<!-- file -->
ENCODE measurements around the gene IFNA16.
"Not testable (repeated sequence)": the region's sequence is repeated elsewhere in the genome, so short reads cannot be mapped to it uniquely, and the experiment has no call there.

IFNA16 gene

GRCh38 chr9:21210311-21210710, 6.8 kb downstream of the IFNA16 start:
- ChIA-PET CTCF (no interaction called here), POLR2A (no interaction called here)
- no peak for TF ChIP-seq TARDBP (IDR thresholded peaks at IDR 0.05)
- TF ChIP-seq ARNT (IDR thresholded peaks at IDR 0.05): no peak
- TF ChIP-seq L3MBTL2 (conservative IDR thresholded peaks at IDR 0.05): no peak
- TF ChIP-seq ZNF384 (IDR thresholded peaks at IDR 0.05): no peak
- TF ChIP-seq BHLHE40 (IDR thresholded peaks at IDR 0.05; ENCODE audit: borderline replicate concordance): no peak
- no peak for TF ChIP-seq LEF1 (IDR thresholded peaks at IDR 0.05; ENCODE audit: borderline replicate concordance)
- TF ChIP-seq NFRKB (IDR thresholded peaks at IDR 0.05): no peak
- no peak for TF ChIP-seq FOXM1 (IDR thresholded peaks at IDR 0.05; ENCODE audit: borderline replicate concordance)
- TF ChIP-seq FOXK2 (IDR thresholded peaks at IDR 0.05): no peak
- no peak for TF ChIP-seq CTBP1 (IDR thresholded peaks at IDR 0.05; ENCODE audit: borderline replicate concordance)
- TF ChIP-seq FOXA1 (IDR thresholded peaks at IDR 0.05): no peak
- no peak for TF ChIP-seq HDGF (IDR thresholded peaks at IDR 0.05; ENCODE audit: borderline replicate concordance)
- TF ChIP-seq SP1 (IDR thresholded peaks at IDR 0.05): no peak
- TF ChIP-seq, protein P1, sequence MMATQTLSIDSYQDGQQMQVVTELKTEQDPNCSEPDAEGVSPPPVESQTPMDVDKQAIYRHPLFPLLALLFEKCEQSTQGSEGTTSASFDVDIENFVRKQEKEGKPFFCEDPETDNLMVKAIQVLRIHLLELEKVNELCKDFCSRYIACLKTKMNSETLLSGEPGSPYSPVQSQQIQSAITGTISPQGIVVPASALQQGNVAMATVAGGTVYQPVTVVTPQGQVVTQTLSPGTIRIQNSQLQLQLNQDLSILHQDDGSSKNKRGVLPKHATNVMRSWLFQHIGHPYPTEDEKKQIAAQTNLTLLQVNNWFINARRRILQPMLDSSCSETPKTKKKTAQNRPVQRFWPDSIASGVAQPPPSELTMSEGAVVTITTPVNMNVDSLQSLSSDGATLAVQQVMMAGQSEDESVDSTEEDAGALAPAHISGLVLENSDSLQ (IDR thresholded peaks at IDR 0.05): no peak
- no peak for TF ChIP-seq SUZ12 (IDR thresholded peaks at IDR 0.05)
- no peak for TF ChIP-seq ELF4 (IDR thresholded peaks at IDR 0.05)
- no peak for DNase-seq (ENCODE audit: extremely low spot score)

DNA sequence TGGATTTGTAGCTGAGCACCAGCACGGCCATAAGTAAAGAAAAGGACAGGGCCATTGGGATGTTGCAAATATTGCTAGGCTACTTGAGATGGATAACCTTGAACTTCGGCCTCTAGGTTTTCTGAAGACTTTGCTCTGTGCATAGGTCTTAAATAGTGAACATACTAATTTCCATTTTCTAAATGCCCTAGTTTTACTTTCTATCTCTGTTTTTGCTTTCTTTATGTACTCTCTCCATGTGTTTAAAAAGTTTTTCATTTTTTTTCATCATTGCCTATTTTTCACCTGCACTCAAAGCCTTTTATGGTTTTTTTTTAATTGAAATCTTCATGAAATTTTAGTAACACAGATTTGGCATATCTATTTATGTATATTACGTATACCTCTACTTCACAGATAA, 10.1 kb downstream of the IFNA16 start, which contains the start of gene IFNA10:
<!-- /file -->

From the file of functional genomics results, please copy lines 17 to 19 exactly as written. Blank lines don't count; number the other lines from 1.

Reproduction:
- no peak for TF ChIP-seq HDGF (IDR thresholded peaks at IDR 0.05; ENCODE audit: borderline replicate concordance)
- TF ChIP-seq SP1 (IDR thresholded peaks at IDR 0.05): no peak
- TF ChIP-seq, protein P1, sequence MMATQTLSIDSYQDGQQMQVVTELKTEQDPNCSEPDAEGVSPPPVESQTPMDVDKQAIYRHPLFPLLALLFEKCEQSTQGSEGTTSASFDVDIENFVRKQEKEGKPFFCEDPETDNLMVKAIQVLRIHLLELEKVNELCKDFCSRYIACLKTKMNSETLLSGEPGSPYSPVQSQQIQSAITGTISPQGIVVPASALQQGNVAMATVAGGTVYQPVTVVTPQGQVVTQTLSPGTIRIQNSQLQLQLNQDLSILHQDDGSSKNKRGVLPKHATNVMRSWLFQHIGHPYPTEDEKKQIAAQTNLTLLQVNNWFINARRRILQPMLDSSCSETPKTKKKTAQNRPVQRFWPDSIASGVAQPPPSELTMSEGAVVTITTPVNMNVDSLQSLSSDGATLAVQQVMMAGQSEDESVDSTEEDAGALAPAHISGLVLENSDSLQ (IDR thresholded peaks at IDR 0.05): no peak